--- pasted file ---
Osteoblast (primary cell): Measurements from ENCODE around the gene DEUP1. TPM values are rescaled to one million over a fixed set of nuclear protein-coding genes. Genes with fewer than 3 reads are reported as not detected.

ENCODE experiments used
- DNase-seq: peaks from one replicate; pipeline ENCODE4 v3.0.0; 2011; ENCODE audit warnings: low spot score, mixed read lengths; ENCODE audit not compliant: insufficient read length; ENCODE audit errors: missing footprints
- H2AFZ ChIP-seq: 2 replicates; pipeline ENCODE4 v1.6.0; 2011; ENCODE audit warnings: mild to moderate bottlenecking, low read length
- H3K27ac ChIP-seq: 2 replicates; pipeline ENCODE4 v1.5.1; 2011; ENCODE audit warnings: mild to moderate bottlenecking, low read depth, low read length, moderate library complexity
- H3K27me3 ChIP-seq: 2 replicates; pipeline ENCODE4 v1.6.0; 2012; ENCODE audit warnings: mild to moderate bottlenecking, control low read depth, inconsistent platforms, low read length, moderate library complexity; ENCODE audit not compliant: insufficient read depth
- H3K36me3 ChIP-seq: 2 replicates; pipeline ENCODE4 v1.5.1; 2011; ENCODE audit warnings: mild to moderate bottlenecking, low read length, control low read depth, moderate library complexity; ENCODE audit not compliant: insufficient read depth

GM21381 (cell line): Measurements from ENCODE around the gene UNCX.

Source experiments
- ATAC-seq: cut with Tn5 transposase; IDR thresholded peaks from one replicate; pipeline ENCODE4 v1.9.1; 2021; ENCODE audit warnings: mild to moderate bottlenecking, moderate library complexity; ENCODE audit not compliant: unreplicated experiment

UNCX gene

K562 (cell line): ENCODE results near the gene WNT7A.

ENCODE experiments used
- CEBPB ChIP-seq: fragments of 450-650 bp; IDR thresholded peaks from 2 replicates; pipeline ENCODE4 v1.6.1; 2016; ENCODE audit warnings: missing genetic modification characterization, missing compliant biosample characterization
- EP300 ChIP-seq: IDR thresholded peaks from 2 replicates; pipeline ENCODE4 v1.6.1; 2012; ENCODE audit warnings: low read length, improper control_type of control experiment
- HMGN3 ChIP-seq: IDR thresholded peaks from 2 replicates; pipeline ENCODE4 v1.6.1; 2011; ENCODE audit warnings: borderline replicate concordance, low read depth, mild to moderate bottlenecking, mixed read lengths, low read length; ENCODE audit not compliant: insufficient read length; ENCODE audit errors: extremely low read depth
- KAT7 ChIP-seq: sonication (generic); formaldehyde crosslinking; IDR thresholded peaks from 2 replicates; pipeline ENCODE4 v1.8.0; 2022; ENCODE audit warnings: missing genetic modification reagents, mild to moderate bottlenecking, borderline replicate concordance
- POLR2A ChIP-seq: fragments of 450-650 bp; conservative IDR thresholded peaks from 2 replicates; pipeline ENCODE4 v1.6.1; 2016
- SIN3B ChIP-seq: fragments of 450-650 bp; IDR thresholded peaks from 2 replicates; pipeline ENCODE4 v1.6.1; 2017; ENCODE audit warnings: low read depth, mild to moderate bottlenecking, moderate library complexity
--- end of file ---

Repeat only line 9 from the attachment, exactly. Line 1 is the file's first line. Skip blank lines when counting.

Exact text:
Source experiments